Freedom of Information Act 2000

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Publication.png Freedom of Information Act 2000 
(Freedom of Information Act)Rdf-entity.pngRdf-icon.png
UK Freedom of Information Act.png
Founded30 November 2000
Local copyBroken Link: [[{{{local}}}]]

The UK's Freedom Of Information Act 2000 (FOI), which came into force in 2005, purports to allow anyone access to information held by public authorities, but contains several escape clauses, including one for anything about Parliament that the Speaker of the Commons decides to keep confidential. Those conducting public inquiries can also refuse information requests without giving reasons, even when the information is of great public interest and might expose the abuse of power. Also, intelligence agencies MI5 and MI6 are not subject to the act. Similarly to the US situation, the legislation is better than nothing, but does not appear to be much user as regards matters of deep political importance, and some requests are left in limbo[1], others yield carelessly copy/pasted replies[2] while others are denied without even being read.[3]


The FOIA has been responsible for the exposure of some of the biggest scandals in local and national Government after it was brought into force by Tony Blair's government on 1 January 2005. These include the MPs’ expenses scandal, exposed by the Daily Telegraph after a FOI request for the publication MPs’ allowances receipts was granted. Others include unanswered phone calls to 101, the non-emergency police number, and delays that are experienced by the seriously ill at hospitals’ accident and emergency departments.

Blair described his decision to bring in the legislation as his biggest regret. Describing himself as “an irresponsible nincompoop," in his 2014 autobiography A Journey, he said:

“There is really no description of stupidity, no matter how vivid, that is adequate. I quake at the imbecility of it.”[4]

FOI review

In July 2015, Ministers launched a cross-party review into the Act just hours after papers released under FOI on 17 July 2015 disclosed that British pilots had been clandestinely involved in bombing in Syria.[5] The review will examine “whether there is an appropriate public interest balance between transparency, accountability and the need for sensitive information to have robust protection”. It will also look at “whether the operation of the Act adequately recognises the need for a ‘safe space’ for policy development and implementation and frank advice”. The review will also look at “the balance between the need to maintain public access to information, and the burden of the Act on public authorities, and whether change is needed to moderate that while maintaining public access to information”.

The Cabinet Office, having taken over control of FOI policy from the Ministry of Justice, added that the Government wanted to review the work of the Act over a decade after it was introduced. The review commission’s chairman is Lord Terry Burns, a former Permanent Secretary at the Treasury, while other members include Lord Carlile of Berriew, the Government’s former adviser on "terrorism" legislation, Dame Patricia Hodgson chair of Ofcom, Jack Straw (former Labour Home Secretary) and Michael Howard (member of Le Cercle and former Tory leader).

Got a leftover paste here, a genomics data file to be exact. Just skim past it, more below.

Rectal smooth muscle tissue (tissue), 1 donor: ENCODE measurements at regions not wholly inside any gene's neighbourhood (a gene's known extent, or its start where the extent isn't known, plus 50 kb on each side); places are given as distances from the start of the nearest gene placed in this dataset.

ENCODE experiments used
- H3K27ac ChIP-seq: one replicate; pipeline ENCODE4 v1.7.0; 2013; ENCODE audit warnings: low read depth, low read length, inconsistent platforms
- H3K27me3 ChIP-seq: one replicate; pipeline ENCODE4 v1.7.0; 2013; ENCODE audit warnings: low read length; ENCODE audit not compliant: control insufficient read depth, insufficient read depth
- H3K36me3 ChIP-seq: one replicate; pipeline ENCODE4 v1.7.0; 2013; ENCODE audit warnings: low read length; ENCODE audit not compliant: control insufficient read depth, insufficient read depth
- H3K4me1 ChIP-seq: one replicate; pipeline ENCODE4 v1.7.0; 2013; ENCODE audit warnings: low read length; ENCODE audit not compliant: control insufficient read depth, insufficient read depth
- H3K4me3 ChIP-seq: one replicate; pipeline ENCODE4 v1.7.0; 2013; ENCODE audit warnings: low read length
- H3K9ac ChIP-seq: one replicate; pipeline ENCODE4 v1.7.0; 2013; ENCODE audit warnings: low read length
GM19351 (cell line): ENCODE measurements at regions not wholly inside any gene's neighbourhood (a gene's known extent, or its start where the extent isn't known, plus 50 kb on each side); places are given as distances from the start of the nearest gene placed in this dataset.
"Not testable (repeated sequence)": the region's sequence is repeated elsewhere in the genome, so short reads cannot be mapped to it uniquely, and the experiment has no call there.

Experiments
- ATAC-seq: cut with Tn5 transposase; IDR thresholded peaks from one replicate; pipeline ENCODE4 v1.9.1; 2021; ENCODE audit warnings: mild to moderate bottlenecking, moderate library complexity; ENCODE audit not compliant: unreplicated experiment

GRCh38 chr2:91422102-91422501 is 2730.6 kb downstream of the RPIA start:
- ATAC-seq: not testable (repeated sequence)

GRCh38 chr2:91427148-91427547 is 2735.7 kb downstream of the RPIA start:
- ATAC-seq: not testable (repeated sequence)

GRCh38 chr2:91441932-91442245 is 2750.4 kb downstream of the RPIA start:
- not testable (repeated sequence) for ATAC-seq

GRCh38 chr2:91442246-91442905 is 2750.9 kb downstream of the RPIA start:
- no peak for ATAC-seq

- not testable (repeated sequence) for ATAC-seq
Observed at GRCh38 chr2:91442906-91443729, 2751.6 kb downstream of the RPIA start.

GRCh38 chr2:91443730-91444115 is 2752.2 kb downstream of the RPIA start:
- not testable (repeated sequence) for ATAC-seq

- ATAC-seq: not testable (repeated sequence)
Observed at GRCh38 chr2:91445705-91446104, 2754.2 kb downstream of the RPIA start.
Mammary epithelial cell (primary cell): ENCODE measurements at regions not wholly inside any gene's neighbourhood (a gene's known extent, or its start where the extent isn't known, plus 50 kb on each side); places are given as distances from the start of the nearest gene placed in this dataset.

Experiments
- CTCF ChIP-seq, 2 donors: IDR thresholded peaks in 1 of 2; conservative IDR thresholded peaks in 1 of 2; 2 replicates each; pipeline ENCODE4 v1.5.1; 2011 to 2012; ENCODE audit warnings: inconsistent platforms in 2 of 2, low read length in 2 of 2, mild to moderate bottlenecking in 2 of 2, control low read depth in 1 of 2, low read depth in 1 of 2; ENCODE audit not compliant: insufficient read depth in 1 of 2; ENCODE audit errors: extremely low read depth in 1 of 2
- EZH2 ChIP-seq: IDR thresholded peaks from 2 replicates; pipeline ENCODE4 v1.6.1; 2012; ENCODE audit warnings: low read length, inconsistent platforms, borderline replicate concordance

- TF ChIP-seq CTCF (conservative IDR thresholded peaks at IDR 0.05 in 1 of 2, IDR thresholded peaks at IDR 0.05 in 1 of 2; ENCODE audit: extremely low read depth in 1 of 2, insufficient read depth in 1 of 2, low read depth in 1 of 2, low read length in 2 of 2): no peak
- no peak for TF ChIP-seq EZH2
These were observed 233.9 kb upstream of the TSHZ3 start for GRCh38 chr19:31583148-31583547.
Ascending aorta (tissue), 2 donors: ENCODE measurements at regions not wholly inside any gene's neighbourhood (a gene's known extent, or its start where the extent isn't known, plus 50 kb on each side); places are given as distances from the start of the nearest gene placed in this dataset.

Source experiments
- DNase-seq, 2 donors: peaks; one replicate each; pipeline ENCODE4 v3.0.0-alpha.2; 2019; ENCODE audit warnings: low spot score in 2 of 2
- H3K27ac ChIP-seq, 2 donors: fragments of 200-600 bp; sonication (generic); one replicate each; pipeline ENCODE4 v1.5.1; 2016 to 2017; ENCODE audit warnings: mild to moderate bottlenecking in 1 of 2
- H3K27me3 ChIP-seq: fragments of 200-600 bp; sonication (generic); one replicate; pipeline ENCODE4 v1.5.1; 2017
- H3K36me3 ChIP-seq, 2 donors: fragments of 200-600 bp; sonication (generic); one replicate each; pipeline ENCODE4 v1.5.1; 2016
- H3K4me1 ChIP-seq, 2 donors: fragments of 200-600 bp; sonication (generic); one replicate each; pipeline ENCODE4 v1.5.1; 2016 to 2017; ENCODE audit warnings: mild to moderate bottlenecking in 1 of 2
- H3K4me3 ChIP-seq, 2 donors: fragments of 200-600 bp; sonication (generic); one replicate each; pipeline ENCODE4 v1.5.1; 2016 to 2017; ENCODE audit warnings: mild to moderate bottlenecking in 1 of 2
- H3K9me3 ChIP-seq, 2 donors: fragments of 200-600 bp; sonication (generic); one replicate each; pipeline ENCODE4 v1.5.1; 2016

Critical reaction

Freedom of Information campaigners, who were critical of the review because there is no journalist nor any champion of open government on the panel, called it “bad news” not least because MPs on Parliament's Justice Committee had carried out an exhaustive inquiry two years ago. The Government-appointed panel includes Jack Straw, who boasts of having emasculated the original FOI Bill, and is unlikely to recommend any strengthening of the public’s right to know. Maurice Frankel, founder of the Campaign for Freedom of Information, said that "It is obviously an attempt to stop the pubic having insight into any internal discussions taking place in Government. There is nobody there on the review commission whose previous record is of having used the act and having benefited from the open-ness it provides. That perspective is clearly not represented on the commission itself."

Lord Antony Lester QC wrote:

"Since 2013, the Government has begun releasing official records to the National Archives at Kew when they are 20 years old, instead of 30. However, the Cabinet Office is preventing the publication of information about certain controversial policies such as the poll tax, the ban on Peter Wright's Spycatcher (a case in which I was involved), the SAS shooting of three IRA members in Gibraltar, and the prosecution, trial and release of the “Lockerbie bomber”, Abdelbaset al-Megrahi (again, a case in which I have a professional interest). I can see no good reason why government information about such matters should remain secret."

I tabled a parliamentary question asking which instruments have been used to grant exemptions from deposit in the National Archives since the introduction of the 20-year rule. The Minister, Baroness Neville-Rolfe (of the Department of Culture, Media and Sport) signed this answer:

“Departments that wish to physically retain custody of records for an administrative or other reason (such as national security) for longer than the prescribed period require a retention instrument. Since 2013, … retention instrument numbers 111 to 119 have been approved.”

I have now asked whether the Government will publish “retention instruments 111 to 119” and their reasons for not transferring the records to the National Archives.[6]

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